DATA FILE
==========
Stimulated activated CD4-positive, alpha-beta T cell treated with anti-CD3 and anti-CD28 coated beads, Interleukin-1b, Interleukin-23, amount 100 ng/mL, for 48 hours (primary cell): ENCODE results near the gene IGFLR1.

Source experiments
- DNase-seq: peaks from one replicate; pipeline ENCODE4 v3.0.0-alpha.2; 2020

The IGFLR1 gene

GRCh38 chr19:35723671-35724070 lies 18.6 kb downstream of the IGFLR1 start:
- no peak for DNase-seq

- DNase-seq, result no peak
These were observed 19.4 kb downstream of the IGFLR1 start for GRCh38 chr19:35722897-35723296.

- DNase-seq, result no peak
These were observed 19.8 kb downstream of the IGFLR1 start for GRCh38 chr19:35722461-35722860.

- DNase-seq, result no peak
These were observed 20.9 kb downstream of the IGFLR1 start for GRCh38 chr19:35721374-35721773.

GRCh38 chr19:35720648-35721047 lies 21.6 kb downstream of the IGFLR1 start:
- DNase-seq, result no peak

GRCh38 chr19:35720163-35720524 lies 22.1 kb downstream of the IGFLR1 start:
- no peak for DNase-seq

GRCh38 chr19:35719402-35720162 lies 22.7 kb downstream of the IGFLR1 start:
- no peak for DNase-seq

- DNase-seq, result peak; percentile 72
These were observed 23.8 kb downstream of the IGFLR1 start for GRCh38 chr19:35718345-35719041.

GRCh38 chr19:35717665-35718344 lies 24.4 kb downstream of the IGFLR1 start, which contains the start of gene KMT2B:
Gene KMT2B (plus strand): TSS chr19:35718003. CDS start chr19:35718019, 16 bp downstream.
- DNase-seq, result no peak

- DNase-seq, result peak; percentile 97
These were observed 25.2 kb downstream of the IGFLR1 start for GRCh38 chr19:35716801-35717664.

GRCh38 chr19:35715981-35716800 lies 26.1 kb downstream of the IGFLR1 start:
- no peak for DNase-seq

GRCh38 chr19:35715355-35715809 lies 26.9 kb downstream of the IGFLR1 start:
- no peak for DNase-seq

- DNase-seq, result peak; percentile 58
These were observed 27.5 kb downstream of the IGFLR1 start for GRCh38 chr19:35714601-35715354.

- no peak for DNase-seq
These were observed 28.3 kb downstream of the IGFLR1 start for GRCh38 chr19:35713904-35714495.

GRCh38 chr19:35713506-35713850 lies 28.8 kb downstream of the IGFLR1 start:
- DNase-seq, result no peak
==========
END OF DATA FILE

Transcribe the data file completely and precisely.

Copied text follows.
Stimulated activated CD4-positive, alpha-beta T cell treated with anti-CD3 and anti-CD28 coated beads, Interleukin-1b, Interleukin-23, amount 100 ng/mL, for 48 hours (primary cell): ENCODE results near the gene IGFLR1.

Source experiments
- DNase-seq: peaks from one replicate; pipeline ENCODE4 v3.0.0-alpha.2; 2020

The IGFLR1 gene

GRCh38 chr19:35723671-35724070 lies 18.6 kb downstream of the IGFLR1 start:
- no peak for DNase-seq

- DNase-seq, result no peak
These were observed 19.4 kb downstream of the IGFLR1 start for GRCh38 chr19:35722897-35723296.

- DNase-seq, result no peak
These were observed 19.8 kb downstream of the IGFLR1 start for GRCh38 chr19:35722461-35722860.

- DNase-seq, result no peak
These were observed 20.9 kb downstream of the IGFLR1 start for GRCh38 chr19:35721374-35721773.

GRCh38 chr19:35720648-35721047 lies 21.6 kb downstream of the IGFLR1 start:
- DNase-seq, result no peak

GRCh38 chr19:35720163-35720524 lies 22.1 kb downstream of the IGFLR1 start:
- no peak for DNase-seq

GRCh38 chr19:35719402-35720162 lies 22.7 kb downstream of the IGFLR1 start:
- no peak for DNase-seq

- DNase-seq, result peak; percentile 72
These were observed 23.8 kb downstream of the IGFLR1 start for GRCh38 chr19:35718345-35719041.

GRCh38 chr19:35717665-35718344 lies 24.4 kb downstream of the IGFLR1 start, which contains the start of gene KMT2B:
Gene KMT2B (plus strand): TSS chr19:35718003. CDS start chr19:35718019, 16 bp downstream.
- DNase-seq, result no peak

- DNase-seq, result peak; percentile 97
These were observed 25.2 kb downstream of the IGFLR1 start for GRCh38 chr19:35716801-35717664.

GRCh38 chr19:35715981-35716800 lies 26.1 kb downstream of the IGFLR1 start:
- no peak for DNase-seq

GRCh38 chr19:35715355-35715809 lies 26.9 kb downstream of the IGFLR1 start:
- no peak for DNase-seq

- DNase-seq, result peak; percentile 58
These were observed 27.5 kb downstream of the IGFLR1 start for GRCh38 chr19:35714601-35715354.

- no peak for DNase-seq
These were observed 28.3 kb downstream of the IGFLR1 start for GRCh38 chr19:35713904-35714495.

GRCh38 chr19:35713506-35713850 lies 28.8 kb downstream of the IGFLR1 start:
- DNase-seq, result no peak